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    • CommentRowNumber1.
    • CommentAuthorUrs
    • CommentTimeApr 15th 2010
    • (edited Apr 15th 2010)

    I gave regular cardinal its own page.

    Because I am envisioning readers who know the basic concept of a cardinal, but might forget what “regular” means when they learn, say, about locally representable category. Formerly the Lab would just have pointed them to a long entry cardinal on cardinals in general, where the one-line definition they would be looking for was hidden somewhere. Now instead the link goes to a page where the definition is the first sentence.

    Looks better to me, but let me know what you think.

    • CommentRowNumber2.
    • CommentAuthorHarry Gindi
    • CommentTimeApr 15th 2010
    • (edited Apr 15th 2010)

    I agree. These are the kinds of little changes that greatly improve readability! =)

    • CommentRowNumber3.
    • CommentAuthorUrs
    • CommentTimeApr 15th 2010

    I agree. These are the kinds of little changes that greatly improve readability! =)

    Okay, good. I have kept the stuff on regular cardinals at cardinal by the way. Because we also had the complaint that too many entries are not self-contained enough. It can be a difficult design decision.

    • CommentRowNumber4.
    • CommentAuthorHarry Gindi
    • CommentTimeApr 15th 2010
    • (edited Apr 15th 2010)

    Redundancy is not a priori a bad thing. What would be bad is if the entries contradicted each other. “Recalling” the definition is often helpful, especially for a work like the nLab.

    • CommentRowNumber5.
    • CommentAuthorUrs
    • CommentTimeApr 15th 2010
    • (edited Apr 15th 2010)

    Redundancy is not a priori a bad thing. […] “Recalling” the definition is often helpful, especially for a work like the nLab.

    What troubles me is that with whole chunks of material duplicated, all further changes/imrpovements/additions/corrections would need to by done twice and harmonized. That goes against the whole wiki-spirit.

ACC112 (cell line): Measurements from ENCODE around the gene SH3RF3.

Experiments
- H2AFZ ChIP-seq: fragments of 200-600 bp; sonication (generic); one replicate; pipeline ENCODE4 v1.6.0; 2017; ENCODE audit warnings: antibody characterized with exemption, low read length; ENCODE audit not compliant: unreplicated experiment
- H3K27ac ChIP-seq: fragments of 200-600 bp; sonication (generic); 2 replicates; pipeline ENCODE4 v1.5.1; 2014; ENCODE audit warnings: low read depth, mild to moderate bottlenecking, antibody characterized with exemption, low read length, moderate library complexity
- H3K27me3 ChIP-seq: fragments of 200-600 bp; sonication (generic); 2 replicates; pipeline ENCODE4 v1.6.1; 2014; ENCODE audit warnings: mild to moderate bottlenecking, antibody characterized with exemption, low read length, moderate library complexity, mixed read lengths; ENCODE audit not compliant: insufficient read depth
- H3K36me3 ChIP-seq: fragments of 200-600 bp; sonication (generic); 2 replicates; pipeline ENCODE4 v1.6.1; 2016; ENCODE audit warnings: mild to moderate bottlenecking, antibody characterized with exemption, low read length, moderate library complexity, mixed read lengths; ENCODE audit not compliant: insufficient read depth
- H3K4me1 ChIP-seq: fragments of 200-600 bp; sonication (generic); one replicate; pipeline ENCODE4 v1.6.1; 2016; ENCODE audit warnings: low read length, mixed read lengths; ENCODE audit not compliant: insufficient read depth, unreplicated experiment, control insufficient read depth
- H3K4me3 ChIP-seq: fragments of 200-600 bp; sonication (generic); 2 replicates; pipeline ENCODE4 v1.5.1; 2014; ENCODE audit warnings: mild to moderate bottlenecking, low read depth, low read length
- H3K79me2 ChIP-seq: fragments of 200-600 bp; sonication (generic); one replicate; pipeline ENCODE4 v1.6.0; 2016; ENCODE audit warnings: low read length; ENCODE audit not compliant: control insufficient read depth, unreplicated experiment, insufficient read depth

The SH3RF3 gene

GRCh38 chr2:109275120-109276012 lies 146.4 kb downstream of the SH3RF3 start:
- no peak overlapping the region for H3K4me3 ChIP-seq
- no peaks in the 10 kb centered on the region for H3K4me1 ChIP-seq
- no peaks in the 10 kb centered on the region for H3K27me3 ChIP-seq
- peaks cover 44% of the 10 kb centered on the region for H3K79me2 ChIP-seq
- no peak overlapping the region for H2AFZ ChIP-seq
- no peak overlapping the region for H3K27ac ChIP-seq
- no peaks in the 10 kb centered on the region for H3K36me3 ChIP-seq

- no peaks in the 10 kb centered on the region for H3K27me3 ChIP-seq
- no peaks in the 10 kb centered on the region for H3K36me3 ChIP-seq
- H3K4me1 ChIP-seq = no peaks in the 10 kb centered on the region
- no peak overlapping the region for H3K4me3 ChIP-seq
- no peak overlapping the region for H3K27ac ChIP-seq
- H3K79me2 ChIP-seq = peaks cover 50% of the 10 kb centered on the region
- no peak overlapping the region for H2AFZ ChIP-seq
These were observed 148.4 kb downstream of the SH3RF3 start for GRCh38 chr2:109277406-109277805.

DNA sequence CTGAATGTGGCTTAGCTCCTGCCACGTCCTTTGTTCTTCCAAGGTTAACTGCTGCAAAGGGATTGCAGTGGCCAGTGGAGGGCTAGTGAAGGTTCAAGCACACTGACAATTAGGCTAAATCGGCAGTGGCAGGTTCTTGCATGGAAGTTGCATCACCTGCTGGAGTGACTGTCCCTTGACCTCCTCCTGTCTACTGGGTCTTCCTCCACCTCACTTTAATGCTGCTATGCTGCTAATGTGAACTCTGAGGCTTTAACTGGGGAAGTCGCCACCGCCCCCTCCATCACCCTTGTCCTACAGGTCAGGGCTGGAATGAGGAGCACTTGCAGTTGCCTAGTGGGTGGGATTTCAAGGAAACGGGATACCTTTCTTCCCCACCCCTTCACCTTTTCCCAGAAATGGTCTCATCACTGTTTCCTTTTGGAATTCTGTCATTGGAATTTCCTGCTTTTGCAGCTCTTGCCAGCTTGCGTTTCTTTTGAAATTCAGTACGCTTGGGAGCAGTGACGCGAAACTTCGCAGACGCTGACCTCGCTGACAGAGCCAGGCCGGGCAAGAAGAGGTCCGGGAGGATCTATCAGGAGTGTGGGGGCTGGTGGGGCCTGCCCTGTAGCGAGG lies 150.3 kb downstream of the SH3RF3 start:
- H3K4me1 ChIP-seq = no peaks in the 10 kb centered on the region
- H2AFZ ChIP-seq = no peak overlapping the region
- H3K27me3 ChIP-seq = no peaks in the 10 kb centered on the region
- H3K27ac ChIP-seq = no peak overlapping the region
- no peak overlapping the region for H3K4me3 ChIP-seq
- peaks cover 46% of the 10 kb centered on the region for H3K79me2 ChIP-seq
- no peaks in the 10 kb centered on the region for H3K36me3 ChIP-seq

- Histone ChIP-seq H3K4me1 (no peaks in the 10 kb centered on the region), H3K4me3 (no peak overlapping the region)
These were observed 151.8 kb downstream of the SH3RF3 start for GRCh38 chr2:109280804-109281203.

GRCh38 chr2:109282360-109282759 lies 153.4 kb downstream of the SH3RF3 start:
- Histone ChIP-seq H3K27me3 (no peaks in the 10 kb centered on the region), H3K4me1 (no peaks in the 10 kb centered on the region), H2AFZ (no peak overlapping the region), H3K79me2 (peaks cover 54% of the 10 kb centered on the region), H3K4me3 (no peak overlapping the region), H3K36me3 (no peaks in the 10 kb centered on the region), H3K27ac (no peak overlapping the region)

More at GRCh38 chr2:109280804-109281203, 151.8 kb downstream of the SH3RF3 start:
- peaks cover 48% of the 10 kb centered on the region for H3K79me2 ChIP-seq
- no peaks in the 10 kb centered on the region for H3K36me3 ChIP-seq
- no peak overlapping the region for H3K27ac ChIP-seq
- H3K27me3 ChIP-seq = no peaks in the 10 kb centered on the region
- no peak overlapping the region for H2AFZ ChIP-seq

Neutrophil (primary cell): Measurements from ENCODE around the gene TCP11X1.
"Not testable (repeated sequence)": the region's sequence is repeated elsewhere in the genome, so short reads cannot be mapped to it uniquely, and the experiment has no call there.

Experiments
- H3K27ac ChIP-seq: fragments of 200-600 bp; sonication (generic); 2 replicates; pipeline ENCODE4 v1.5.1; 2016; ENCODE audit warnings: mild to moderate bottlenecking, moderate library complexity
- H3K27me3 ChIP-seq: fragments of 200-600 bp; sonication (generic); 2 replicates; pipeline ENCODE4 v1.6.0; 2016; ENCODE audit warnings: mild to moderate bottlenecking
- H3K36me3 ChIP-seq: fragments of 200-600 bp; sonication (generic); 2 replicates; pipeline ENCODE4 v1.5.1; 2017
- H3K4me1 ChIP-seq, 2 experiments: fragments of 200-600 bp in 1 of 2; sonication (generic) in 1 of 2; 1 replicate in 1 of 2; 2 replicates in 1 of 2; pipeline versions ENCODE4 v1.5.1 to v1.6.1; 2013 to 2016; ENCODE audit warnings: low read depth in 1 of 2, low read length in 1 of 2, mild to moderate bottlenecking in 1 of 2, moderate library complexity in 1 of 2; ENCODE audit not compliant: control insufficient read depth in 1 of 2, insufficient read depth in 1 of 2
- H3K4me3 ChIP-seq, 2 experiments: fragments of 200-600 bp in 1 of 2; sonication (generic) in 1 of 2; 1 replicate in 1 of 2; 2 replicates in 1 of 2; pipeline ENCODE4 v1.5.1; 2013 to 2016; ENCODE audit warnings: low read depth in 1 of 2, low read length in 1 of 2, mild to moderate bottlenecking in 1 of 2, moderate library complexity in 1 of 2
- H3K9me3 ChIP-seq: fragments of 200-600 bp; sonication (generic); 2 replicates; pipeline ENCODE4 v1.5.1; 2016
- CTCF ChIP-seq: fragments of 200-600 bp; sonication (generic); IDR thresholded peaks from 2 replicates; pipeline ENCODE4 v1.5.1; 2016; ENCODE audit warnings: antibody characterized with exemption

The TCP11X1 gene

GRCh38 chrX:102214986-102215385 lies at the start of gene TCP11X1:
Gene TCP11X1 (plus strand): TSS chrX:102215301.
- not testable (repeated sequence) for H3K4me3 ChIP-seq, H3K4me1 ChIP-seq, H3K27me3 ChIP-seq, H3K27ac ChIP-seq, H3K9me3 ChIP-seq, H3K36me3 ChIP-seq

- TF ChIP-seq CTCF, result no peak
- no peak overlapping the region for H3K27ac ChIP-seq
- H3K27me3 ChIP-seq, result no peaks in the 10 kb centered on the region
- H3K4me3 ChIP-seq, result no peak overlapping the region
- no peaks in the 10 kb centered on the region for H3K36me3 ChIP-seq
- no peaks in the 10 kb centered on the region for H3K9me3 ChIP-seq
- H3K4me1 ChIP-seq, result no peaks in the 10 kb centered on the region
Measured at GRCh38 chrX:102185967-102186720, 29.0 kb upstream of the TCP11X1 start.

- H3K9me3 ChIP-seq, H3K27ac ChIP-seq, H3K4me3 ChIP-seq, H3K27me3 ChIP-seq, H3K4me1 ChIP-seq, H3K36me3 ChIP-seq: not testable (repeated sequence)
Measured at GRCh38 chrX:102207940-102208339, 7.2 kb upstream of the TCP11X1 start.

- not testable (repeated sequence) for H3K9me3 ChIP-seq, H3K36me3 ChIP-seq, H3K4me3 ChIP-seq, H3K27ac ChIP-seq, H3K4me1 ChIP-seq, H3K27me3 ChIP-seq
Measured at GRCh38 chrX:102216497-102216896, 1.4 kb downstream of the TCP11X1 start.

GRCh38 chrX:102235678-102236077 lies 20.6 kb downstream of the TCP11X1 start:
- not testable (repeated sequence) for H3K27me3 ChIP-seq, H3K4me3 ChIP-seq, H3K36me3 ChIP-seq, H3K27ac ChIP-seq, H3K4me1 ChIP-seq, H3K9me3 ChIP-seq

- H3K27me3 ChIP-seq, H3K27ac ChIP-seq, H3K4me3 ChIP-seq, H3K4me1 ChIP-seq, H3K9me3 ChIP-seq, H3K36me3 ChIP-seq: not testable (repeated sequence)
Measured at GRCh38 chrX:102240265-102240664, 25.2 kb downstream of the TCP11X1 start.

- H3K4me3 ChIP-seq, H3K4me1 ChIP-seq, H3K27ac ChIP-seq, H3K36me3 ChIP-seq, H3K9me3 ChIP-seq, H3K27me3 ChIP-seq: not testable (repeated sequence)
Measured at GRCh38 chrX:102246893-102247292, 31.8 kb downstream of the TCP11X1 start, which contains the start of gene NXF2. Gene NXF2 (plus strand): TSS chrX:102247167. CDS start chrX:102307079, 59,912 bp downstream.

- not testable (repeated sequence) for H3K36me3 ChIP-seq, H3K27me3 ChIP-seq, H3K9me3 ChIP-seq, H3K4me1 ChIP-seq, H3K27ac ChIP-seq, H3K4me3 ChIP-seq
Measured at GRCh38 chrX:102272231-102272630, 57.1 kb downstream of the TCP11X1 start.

I suppose there should be automated solutions, where one uses an include command to include the content of one entry into another. But then the indluded content needs to b prepared, suitably, for instance in not having its own TOC and things like that. Can get messy.

    • CommentRowNumber6.
    • CommentAuthorDavidRoberts
    • CommentTimeApr 15th 2010
    • (edited Apr 15th 2010)

    From regular cardinal:

    because a set with cardinality less than aleph-1 is a finite set

    which is clearly false :) Friendly lab elf, please bypass the spam filter on my behalf and fix this by replacing this with aleph-0 :)

    • CommentRowNumber7.
    • CommentAuthorAndrew Stacey
    • CommentTimeApr 15th 2010

    The way to address the problem that Urs and Harry were discussing is with use of the !include directive. If the "regular cardinal" section of "cardinal" is truly to be a copy of the content at "regular cardinal", then make it so by putting [[!include regular cardinal]] at the correct point.

    (Yay! I managed to type that without using any funny entities for the square brackets.)

    • CommentRowNumber8.
    • CommentAuthorMike Shulman
    • CommentTimeApr 15th 2010
    • (edited Apr 15th 2010)

    I don’t think the text about regular cardinals at cardinal should be the same as (e.g. !included from) regular cardinal. The latter can be arbitrarily detailed, whereas at the former we are mentioning it only as one of many properties of cardinals and thus should not spend a huge amount of time on it. I’m not extremely bothered about the “duplication” here, because it doesn’t seem to me that there should ever be very much content at cardinal to duplicate; most new content should be added to regular cardinal. If the definition of regular cardinal ever changed, then we’d have to change it in both places, but that seems unlikely.

    • CommentRowNumber9.
    • CommentAuthorMike Shulman
    • CommentTimeApr 15th 2010

    Is there any reason you chose π\pi to denote the regular cardinal at regular cardinal? Usually cardinals are denoted by κ\kappa

    • CommentRowNumber10.
    • CommentAuthorHarry Gindi
    • CommentTimeApr 15th 2010

    Yes, pi is definitely an overloaded letter.

    • CommentRowNumber11.
    • CommentAuthorUrs
    • CommentTimeApr 15th 2010

    Is there any reason you chose π\pi to denote the regular cardinal at regular cardinal?

    This was copy-and-pasted from cardinal. I don’t recall who made that choice there, and for what reason.

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